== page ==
Sherritt owns 30% of Energas, an electricity producing company in Cuba. Energas supplies 11.6% of Cuba’s electric power.[11] The nickel mined by the company can be used to make cheaper solar cells.[12] Nickel is used to make batteries and new developments in batteries use nickel.[13] Sherritt has two major joint ventures that produce cobalt. Cobalt is a primary component of battery cathodes, and cobalt is needed for electric vehicles.[14]

Fertilizer[edit]

Sherritt owns assets, which produce fertilizer products, primarily for sale in the Western Canadian market, and which provide some of the critical input requirements for the Fort Saskatchewan metals refinery. Revenue is derived primarily from the sale of nitrogen fertilizers, and of sulphate fertilizers produced directly or indirectly as a by-product of the metals refining process.

History[edit]

The company was named after Carl Sherritt, an American citizen and teamster on local rail construction projects who, after becoming a trapper and prospector, staked copper prospects in the Cold Lake area of Manitoba; and J. Peter Gordon, a civil engineer who had also worked on the railroad construction.[15] Eldon Brown was the company's first employee and general superintendent.[16]

The Sherritt process, hydrometallurgical cobalt extraction techniques that enhance recovery from nickel-cobalt sulfide concentrates, is named for Sherritt Gordon Mines Ltd.

  • 1927: Incorporation of Sherritt Gordon Mines Limited.[17]
  • 1954: Construction of the refinery at Fort Saskatchewan, Alberta.[17]
  • 1957: Sherritt purchased the interests of Chemico in all patents in the chemical metallurgical field in which Sherritt was involved.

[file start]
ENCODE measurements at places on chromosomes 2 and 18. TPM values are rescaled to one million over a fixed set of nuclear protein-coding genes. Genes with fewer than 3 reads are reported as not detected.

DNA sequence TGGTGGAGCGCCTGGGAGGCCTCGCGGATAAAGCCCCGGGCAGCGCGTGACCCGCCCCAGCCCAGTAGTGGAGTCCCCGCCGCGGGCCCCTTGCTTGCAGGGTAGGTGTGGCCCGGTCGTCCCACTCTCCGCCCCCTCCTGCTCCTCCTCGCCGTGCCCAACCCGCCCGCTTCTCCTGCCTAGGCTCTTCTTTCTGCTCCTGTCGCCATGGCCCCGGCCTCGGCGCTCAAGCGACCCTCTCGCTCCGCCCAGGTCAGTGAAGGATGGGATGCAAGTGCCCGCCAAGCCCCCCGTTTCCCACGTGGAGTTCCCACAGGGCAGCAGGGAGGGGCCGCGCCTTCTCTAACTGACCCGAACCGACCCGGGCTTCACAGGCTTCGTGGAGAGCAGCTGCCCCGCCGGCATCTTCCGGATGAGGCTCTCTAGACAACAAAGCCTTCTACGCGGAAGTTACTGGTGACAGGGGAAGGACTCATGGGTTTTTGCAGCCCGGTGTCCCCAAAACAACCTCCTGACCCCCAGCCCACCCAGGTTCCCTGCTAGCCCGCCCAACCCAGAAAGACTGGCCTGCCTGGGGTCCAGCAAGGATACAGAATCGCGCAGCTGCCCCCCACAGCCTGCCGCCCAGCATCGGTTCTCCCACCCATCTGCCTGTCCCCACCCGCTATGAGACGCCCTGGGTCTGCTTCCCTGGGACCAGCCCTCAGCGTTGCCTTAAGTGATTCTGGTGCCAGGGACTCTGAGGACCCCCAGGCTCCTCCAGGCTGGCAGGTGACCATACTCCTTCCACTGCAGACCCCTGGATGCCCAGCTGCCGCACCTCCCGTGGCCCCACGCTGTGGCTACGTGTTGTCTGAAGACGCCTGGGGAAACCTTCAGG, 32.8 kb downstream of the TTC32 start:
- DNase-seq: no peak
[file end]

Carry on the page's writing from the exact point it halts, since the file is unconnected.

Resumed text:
• 1991: Sherritt acquires Canada Northwest Energy Limited, a producer of oil and gas.[17]
  • 1993: Company renamed to Sherritt Inc.[17]
  • 1994: Sherritt becomes the largest producer of nitrogen and phosphate fertilizers in Canada after acquiring fertilizer assets from Imperial Oil Limited.[17]
  • 1995: Incorporation of Sherritt International Corporation, with interest in mining, oil and gas and technology business in Cuba. Nickel, cobalt, oil and gas production begins in Cuba.[17]
  • 1996: Sherritt sells most of its fertilizer businesses to Agrium.[17]
  • 1998: Creation of Sherritt Power Corporation, building gas-fired electricity generation plants in Cuba, with a 30% interest in Energas SA.[17]
  • 1998: Sherritt acquires 37.5 percent share of Cubacel, the cellular telephone operator in Cuba for $US 38 million. Sherritt also created a company called “Sherritt Green,” a small agricultural branch of the company, cultivating a variety of vegetables for the tourist market. Sherritt also acquired a 25 percent share of the Las Americas Hotel and golf course in Varadero and a 12.5 percent share of the Melia Habana Hotel. These investments have been sold.[18]
  • 2001: Creation of Luscar Energy Partnership in cooperation with Ontario Teachers' Pension Plan Board by acquiring Luscar Ltd., Canada’s largest coal producer for a deal worth $CDN 1 billion.[19]
  • 2005: Two Canadian energy conglomerates, Sherritt International and Pebercan Inc, have discovered a new oil field off Cuba's northern coast containing 100 million barrels of oil.[20]
  • 2007: Sherritt acquires Dynatec mining corporation in a friendly takeover. Among the assets was the Ambatovy mine nickel project in Madagascar.[17][21]